Ted Sod: Tell us about yourself: where were you born and educated, and when did you decide to become a director?
Sheryl Kaller: I was born in Brooklyn, New York and was raised in Valley Stream, Long Island. I feel like I decided to be a director when I was in a high school production of Bye Bye Birdie. I had a great part and everybody else was really excited about performing in the show, but I was completely bummed that rehearsal wasn't still going on. I thought that the director/choreographer, who was our English teacher, egregiously choreographed the telephone song. I thought she did it wrong. It was like a message from above telling me I shouldn't be acting because, first of all, I was terrible, and secondly, I was way more interested in the process of it all. I graduated from Emerson College in Boston with a BFA in directing in 1982 and came back to New York and attempted to get work. I worked for a casting director, I worked as a production stage manager, I did that whole thing, and then I had kids. I decided I couldn't be a hired hand and raise my children in a way that I felt was necessary. So I took a break from mainstream theatre and started an arts-in-education program in Bermuda with some friends. I did that for about ten years and then I started directing again.
TS: How did you and Meghan Kennedy, the playwright, find each other?
SK: Robyn Goodman (Artistic Producer) and Jill Rafson (Literary Manager) saw a play I directed on Broadway entitled Next Fall and became supporters of my work. They paired me up with Meghan. Meghan and I clicked right away. Jill and Robyn intuitively knew that this would be a great match, and it certainly has been. We did a reading for Todd Haimes, the Artistic Director at Roundabout, and it went incredibly well, and Meghan and I continue to have this very rich, honest collaboration.
TS: What do you think the play is about?
SK: I think the play is about loss. I think the play is about broken hearts and the idea that there is always hope.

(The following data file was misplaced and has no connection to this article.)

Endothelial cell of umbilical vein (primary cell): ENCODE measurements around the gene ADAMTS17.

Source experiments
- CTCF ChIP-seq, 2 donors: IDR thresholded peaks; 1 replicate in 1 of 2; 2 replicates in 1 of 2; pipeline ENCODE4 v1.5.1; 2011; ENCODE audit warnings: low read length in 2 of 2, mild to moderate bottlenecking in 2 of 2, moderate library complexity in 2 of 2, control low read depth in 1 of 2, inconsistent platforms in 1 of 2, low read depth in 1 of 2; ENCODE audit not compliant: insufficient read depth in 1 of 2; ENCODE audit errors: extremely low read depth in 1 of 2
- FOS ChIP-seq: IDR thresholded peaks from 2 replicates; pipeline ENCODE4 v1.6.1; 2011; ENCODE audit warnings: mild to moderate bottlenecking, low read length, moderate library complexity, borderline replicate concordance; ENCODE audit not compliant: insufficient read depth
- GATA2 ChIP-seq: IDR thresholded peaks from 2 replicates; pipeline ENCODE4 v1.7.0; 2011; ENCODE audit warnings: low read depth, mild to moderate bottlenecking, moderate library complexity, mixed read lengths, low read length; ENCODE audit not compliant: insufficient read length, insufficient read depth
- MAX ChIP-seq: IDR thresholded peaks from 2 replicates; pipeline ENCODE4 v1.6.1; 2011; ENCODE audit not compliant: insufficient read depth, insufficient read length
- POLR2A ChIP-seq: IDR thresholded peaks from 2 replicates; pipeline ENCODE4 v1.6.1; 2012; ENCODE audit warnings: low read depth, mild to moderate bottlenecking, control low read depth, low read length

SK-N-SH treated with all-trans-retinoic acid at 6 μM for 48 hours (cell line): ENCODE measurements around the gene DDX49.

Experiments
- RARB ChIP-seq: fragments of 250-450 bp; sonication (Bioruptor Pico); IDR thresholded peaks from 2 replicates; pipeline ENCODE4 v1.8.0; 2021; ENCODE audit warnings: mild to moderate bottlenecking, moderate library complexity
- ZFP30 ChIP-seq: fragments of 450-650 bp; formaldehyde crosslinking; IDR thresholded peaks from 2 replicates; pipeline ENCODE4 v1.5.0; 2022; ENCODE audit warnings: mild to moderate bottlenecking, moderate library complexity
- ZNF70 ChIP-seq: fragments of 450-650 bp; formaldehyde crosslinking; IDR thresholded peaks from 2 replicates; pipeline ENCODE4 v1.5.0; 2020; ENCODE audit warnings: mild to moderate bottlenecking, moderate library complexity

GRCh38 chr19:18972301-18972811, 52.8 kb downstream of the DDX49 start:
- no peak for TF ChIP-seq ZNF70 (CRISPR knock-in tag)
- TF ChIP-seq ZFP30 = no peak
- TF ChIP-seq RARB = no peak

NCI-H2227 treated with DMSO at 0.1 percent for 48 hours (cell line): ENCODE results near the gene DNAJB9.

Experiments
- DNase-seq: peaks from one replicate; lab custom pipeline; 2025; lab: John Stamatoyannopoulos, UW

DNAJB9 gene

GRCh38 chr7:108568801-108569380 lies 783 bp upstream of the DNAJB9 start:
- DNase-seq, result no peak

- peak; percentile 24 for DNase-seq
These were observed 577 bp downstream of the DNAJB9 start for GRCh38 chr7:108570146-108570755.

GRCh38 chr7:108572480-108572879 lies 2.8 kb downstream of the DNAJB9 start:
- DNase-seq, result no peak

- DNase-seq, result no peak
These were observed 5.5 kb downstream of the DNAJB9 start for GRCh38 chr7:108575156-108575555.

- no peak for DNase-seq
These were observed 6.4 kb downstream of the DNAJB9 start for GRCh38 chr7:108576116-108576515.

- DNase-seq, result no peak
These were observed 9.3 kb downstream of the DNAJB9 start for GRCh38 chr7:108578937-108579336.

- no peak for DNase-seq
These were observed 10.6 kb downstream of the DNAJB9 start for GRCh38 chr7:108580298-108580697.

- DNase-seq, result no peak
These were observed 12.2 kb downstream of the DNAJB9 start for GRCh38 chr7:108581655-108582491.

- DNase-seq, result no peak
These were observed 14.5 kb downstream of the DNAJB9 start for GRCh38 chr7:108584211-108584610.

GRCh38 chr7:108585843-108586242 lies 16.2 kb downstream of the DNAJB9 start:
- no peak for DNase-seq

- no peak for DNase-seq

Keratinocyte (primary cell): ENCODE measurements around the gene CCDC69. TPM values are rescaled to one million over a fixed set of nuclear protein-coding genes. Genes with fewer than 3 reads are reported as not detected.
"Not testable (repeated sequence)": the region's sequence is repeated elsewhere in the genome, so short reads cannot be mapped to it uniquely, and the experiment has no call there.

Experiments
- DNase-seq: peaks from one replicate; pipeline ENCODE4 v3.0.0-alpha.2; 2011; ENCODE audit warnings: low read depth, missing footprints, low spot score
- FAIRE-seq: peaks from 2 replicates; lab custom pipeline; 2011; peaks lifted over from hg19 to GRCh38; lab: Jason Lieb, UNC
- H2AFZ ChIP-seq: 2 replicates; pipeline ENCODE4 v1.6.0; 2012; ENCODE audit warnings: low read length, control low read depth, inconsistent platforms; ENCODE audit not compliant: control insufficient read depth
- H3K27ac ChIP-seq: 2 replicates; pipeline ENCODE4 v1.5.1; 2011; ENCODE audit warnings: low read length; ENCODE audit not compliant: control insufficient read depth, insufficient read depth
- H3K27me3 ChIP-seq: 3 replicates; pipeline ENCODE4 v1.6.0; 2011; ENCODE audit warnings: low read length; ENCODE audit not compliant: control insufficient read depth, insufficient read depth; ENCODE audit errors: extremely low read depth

TS: What were you looking for from the actors when you cast this play?
SK: What I am always looking for in actors is collaboration, figuring out together how we want to bring these characters to life.
TS: What is your process with designers? Do you start with the set?
SK: I have only directed one revival in my whole professional career; I only do new plays, so where I start is with the writer and set designer. I encourage the writer to talk about what was in their imagination when they were writing the play. Then the set designer asks a lot of questions. In this particular case, Wilson, Meghan and I sat in the space; we were sitting in the Underground, and we talked about the physical space. We spoke about what story are we telling and how do we best tell that story. I like making the limitations of a space work for the show. Necessity is the mother of invention. This play takes place in a home where the women feel trapped, so the small space and the low ceilings in the Underground became part of the design.
TS: The play is quite poetic; does music play an important part in the design?
SK: Dan Baker, who is designing sound, is also a composer, so he is going to compose music for this play because it is incredibly lyrical and it has 19 scenes in it.
TS: I think it has a very cinematic feel to it, do you feel that way?
SK: Yes. I just had a meeting with Wilson and Zach, and we watched transitions in Breaking Bad. Much of my work is very heavily influenced by a camera. I like trying to crack the theatricality of what a camera does and put that onstage. In this particular play, the scenery doesn't move at all, it's a unit set, so that's why we watched Breaking Bad transitions. We wanted to see how they cinematically show the passing of time and how they elicit emotion with their cuts. We came up with a language to try to elicit the same kind of emotion onstage. In this play you have a page and/or a half-scene and then Meghan writes, “One week later.” I feel we have to go to our cinematic roots to make some of the transitions work.
TS: Tell me a little bit about the door, which plays an important part in the play’s action. Was that a challenge to design?
SK: Not in the least. I think that the door is absolutely metaphorical. It's just a door, but, of course, it's not a door. It represents the doors that we choose to open and close in our lives.
TS: Is there a character in the play that you relate most to?
SK: This is a great question because I haven't thought about it before now. I relate to every single one of them, and I will tell you why. As I said before, I absolutely chose my role as a family member to influence the journey of my professional and creative life. I really believe that the people in this play are all struggling with their loss of family, and they are searching for a new family. Every choice that they make is about loss but is also filled with hope. Every single one of them has moments in the play that speak to the way my heart operates.
Too Much, Too Much, Too Many plays at the Black Box Theatre October 25 through January 5. All tickets are just $20. For more information and tickets, please visit our website.
2013-2014 Season, Roundabout Underground, Too Much Too Much Too Many